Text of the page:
The name is literal: German Shepherd Dogs were born and bred to herd and protect sheep in nineteenth century Germany. Before 1899, many towns in Germany had their own version of a German Shepherd Dog. Eventually, a group of breeders led by Captain Max von Stephanitz created the current German Shepherd breed by combining dogs from several different towns.
Today, German Shepherds are a favorite breed – in fact, they are the second most popular breed in America. They’ve been featured in movies like Rin-Tin-Tin and because of their ability to learn quickly, and follow instructions, along with their innate loyalty and protective instincts, they are favored among police and military organizations.
German Shepherds are pretty large dogs. Here are some common physical traits:
- Weight: 49-88 lbs.
- Height: 21-26 in.
- Coat: Coarse and dense double coat
- Color: Black and tan
- Lifespan: 9-10
What are they like?
Like a lot of dogs that were originally used for herding livestock, German Shepherds are alert, active, and athletic. They’re very durable and are fantastic outdoor dogs, and this is one reason they’re popular: they’re great for people who love to get outside and hike, run, or swim! German Shepherds are also confident dogs –fearless but not hostile, they hold their ground and are considered reliable guard dogs.
German Shepherds bond well with others, especially the leader of the household, thought they are a bit shy around strangers and it can take some time for them to warm up.
They’re very smart dogs as well, known for both loyalty and being highly trainable. Given the right amount of training and attention, they can be great family dogs!
The German Shepherd breed is not considered unhealthy. However, German Shepherds are prone to a variety of medical conditions:
- Bloat, due to his size and deep chest
- Hip dysplasia
- Degenerative myelopathy
- Exocrine pancreatic insufficiency
Right for you?
Before you take home that adorable, fuzzy little German Shepherd puppy, it’s important to think hard about what you’re getting into. Here are some considerations to make:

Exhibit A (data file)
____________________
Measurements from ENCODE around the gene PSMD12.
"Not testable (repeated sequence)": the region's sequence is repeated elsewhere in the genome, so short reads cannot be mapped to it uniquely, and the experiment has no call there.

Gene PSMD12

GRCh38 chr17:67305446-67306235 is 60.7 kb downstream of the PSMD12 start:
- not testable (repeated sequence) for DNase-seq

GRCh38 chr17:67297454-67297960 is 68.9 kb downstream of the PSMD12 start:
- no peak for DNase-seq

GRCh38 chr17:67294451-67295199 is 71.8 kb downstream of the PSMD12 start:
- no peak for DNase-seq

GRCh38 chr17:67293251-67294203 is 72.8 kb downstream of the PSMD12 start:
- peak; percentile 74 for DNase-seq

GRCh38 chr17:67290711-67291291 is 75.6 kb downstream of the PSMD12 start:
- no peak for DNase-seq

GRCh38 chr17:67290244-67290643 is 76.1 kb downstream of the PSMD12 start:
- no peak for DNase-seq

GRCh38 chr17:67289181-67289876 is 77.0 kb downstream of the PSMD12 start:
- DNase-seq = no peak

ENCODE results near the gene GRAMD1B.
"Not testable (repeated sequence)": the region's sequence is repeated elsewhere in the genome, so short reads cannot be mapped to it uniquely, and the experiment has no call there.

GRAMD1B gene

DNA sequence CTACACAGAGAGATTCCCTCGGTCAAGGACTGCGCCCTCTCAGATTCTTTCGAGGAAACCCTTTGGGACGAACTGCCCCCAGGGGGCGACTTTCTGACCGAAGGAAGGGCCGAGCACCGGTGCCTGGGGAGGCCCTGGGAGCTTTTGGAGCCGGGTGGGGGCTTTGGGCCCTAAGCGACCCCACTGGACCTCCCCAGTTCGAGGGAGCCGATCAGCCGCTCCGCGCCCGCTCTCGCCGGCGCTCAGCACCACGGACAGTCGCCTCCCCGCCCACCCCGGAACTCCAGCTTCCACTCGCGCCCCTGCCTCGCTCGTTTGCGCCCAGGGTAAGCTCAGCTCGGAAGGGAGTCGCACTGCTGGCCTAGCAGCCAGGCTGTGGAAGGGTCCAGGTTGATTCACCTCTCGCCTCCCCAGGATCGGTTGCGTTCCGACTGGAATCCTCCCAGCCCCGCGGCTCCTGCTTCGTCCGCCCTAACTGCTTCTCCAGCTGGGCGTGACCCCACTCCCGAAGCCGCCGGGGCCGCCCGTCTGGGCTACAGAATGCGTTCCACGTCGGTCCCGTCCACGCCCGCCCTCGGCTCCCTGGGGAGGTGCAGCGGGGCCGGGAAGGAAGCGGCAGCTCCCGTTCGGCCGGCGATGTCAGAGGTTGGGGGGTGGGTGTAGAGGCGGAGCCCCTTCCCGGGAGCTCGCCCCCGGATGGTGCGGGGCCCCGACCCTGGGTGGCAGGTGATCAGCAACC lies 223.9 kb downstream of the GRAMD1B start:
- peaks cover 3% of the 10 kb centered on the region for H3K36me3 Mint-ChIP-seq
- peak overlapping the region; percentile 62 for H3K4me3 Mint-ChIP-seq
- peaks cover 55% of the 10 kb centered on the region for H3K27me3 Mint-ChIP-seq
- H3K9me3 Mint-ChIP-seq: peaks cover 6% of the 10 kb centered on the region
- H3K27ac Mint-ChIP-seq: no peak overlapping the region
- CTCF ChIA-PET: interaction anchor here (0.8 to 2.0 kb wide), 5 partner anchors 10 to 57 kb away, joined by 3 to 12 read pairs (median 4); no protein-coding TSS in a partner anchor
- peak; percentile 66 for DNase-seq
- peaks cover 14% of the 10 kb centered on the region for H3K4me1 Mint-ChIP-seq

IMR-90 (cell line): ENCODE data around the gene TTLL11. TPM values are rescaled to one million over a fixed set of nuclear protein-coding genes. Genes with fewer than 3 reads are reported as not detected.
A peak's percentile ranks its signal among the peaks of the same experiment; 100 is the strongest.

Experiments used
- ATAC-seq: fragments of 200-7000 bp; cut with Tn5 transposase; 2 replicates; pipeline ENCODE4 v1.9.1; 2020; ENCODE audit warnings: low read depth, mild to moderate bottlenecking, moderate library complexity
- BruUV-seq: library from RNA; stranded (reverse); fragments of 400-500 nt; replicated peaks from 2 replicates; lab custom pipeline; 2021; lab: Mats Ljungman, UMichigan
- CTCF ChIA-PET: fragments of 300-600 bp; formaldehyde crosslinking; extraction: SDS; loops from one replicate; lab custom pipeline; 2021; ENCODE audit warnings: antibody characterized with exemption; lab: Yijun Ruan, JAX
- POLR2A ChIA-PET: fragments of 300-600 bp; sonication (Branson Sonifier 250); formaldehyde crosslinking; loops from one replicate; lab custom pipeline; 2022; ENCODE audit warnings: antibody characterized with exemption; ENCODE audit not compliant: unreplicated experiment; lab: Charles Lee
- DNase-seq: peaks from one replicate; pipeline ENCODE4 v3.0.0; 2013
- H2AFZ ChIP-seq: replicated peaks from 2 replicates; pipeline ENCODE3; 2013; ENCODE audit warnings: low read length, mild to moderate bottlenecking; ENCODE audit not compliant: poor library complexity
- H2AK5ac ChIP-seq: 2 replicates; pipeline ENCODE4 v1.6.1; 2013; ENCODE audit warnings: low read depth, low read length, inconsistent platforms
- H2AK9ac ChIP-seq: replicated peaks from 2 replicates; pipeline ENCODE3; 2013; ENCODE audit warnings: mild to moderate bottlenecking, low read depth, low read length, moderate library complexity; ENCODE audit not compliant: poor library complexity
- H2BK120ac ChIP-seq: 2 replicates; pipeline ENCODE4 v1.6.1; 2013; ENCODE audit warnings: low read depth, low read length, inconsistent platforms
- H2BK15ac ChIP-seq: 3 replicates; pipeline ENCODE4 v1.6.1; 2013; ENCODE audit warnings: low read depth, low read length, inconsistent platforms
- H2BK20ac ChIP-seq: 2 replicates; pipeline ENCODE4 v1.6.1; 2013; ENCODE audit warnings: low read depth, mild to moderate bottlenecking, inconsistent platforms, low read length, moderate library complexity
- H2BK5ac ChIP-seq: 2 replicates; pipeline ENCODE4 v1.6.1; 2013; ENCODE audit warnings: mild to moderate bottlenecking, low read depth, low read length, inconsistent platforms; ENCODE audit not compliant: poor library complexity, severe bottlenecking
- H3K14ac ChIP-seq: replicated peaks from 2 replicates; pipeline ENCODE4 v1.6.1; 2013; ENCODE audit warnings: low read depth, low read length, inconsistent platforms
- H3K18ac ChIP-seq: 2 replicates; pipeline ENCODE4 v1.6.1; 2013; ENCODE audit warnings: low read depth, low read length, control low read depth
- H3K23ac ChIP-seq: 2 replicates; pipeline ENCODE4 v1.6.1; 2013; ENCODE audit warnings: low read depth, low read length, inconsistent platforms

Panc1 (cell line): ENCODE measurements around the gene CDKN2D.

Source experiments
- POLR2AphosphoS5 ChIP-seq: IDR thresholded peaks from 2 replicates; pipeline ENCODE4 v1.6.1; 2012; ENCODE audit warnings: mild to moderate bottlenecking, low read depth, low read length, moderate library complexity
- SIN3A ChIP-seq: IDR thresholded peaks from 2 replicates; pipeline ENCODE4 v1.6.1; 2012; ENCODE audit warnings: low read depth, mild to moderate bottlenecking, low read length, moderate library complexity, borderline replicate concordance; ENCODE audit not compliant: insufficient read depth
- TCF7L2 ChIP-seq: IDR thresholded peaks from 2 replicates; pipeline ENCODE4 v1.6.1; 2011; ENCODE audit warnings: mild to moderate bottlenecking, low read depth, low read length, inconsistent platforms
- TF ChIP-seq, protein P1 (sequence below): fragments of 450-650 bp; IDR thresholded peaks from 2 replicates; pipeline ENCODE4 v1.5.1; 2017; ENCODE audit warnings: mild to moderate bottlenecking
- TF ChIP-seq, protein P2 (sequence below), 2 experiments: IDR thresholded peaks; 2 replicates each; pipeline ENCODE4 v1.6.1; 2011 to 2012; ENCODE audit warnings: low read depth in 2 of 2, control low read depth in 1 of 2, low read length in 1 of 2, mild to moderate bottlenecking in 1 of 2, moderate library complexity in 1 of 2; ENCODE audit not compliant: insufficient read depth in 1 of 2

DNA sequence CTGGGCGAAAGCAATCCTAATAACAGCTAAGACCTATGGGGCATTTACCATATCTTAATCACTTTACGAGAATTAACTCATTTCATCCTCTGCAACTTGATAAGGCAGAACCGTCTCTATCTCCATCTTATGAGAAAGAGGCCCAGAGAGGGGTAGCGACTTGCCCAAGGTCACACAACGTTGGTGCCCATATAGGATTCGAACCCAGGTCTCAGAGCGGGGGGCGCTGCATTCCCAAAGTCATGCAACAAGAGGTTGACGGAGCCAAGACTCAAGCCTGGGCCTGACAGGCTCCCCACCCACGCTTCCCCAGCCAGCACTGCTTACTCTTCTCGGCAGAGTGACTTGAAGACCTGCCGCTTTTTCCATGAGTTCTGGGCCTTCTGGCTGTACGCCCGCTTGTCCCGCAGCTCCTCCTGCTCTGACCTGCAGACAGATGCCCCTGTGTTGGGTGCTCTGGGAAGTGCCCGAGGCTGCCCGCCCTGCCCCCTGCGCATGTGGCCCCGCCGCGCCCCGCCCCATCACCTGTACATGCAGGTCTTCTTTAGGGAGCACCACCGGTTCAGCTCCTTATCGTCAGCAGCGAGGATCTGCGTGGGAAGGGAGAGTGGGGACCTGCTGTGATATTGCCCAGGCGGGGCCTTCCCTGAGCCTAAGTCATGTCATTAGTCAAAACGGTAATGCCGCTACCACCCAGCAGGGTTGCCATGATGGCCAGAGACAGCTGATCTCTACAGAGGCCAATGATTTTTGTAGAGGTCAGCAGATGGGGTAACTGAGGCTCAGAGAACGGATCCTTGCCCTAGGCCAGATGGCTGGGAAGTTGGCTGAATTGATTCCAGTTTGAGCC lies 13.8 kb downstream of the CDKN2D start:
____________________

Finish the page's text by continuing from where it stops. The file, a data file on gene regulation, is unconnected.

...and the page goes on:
- German Shepherds require lots of commitment. They have a lot of energy and need to exercise every day. And a walk around the block is not enough – playing fetch, letting them run, or other activities that let them burn off a lot of steam are a must. If you’re not an active person and a daily exercise routine for your dog isn’t realistic, the German Shepherd probably isn’t right for you.
- Time and effort into training is also really important. German Shepherds are smart dogs and need both direction and discipline. If they don’t have something to occupy them or don’t know who’s boss, the results can be chaotic. If you are timid and unable to put your foot down and control your dog, a German Shepherd is a bad idea.
- Shedding. German Shepherds are heavy shedders! If you are very conscious about the appearance of your home and don’t like the idea of dog hair blanketing your floors and furniture, the German Shepherd is not the dog for you.
- There’s a chance your dog will have some health problems. Indiscriminate breeding has led to a higher level of hereditary diseases in German Shepherds than other breeds. You should be prepared to pay for veterinary care and live with a dog that may slow down as the years pass.
German Shepherds can be great, loyal dogs. When trained and disciplined well, they can make excellent family dogs, especially for active folks.
If you have any questions or concerns, you should always visit or call your veterinarian – they are your best resource to ensure the health and well-being of your pets.